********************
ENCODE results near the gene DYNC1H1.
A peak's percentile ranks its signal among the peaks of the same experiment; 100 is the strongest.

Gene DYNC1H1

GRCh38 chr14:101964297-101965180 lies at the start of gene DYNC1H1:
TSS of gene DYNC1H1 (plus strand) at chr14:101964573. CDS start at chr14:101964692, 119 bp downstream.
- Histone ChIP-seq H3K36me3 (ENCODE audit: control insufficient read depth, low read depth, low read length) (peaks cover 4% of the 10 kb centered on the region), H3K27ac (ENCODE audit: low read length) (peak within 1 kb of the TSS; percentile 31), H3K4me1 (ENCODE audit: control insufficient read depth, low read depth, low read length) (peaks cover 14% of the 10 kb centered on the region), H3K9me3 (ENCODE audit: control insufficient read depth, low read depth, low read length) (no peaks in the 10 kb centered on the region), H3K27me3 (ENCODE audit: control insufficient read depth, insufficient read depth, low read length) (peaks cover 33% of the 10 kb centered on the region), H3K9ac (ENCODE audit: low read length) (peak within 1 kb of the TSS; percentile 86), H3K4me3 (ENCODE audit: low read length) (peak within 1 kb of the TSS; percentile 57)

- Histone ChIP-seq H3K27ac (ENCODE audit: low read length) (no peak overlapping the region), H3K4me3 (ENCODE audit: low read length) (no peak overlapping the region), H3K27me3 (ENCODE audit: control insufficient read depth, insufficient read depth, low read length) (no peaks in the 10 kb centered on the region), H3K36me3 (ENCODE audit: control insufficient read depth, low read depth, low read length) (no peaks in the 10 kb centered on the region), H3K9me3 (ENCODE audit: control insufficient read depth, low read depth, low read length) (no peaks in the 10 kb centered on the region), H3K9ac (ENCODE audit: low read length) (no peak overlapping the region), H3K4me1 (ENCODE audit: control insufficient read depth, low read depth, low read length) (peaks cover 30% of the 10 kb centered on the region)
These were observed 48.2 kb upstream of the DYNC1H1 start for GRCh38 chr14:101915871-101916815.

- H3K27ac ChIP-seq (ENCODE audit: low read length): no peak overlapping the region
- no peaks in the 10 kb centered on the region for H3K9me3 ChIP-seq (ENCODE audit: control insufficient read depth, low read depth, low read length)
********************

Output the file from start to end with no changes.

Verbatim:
ENCODE results near the gene DYNC1H1.
A peak's percentile ranks its signal among the peaks of the same experiment; 100 is the strongest.

Gene DYNC1H1

GRCh38 chr14:101964297-101965180 lies at the start of gene DYNC1H1:
TSS of gene DYNC1H1 (plus strand) at chr14:101964573. CDS start at chr14:101964692, 119 bp downstream.
- Histone ChIP-seq H3K36me3 (ENCODE audit: control insufficient read depth, low read depth, low read length) (peaks cover 4% of the 10 kb centered on the region), H3K27ac (ENCODE audit: low read length) (peak within 1 kb of the TSS; percentile 31), H3K4me1 (ENCODE audit: control insufficient read depth, low read depth, low read length) (peaks cover 14% of the 10 kb centered on the region), H3K9me3 (ENCODE audit: control insufficient read depth, low read depth, low read length) (no peaks in the 10 kb centered on the region), H3K27me3 (ENCODE audit: control insufficient read depth, insufficient read depth, low read length) (peaks cover 33% of the 10 kb centered on the region), H3K9ac (ENCODE audit: low read length) (peak within 1 kb of the TSS; percentile 86), H3K4me3 (ENCODE audit: low read length) (peak within 1 kb of the TSS; percentile 57)

- Histone ChIP-seq H3K27ac (ENCODE audit: low read length) (no peak overlapping the region), H3K4me3 (ENCODE audit: low read length) (no peak overlapping the region), H3K27me3 (ENCODE audit: control insufficient read depth, insufficient read depth, low read length) (no peaks in the 10 kb centered on the region), H3K36me3 (ENCODE audit: control insufficient read depth, low read depth, low read length) (no peaks in the 10 kb centered on the region), H3K9me3 (ENCODE audit: control insufficient read depth, low read depth, low read length) (no peaks in the 10 kb centered on the region), H3K9ac (ENCODE audit: low read length) (no peak overlapping the region), H3K4me1 (ENCODE audit: control insufficient read depth, low read depth, low read length) (peaks cover 30% of the 10 kb centered on the region)
These were observed 48.2 kb upstream of the DYNC1H1 start for GRCh38 chr14:101915871-101916815.

- H3K27ac ChIP-seq (ENCODE audit: low read length): no peak overlapping the region
- no peaks in the 10 kb centered on the region for H3K9me3 ChIP-seq (ENCODE audit: control insufficient read depth, low read depth, low read length)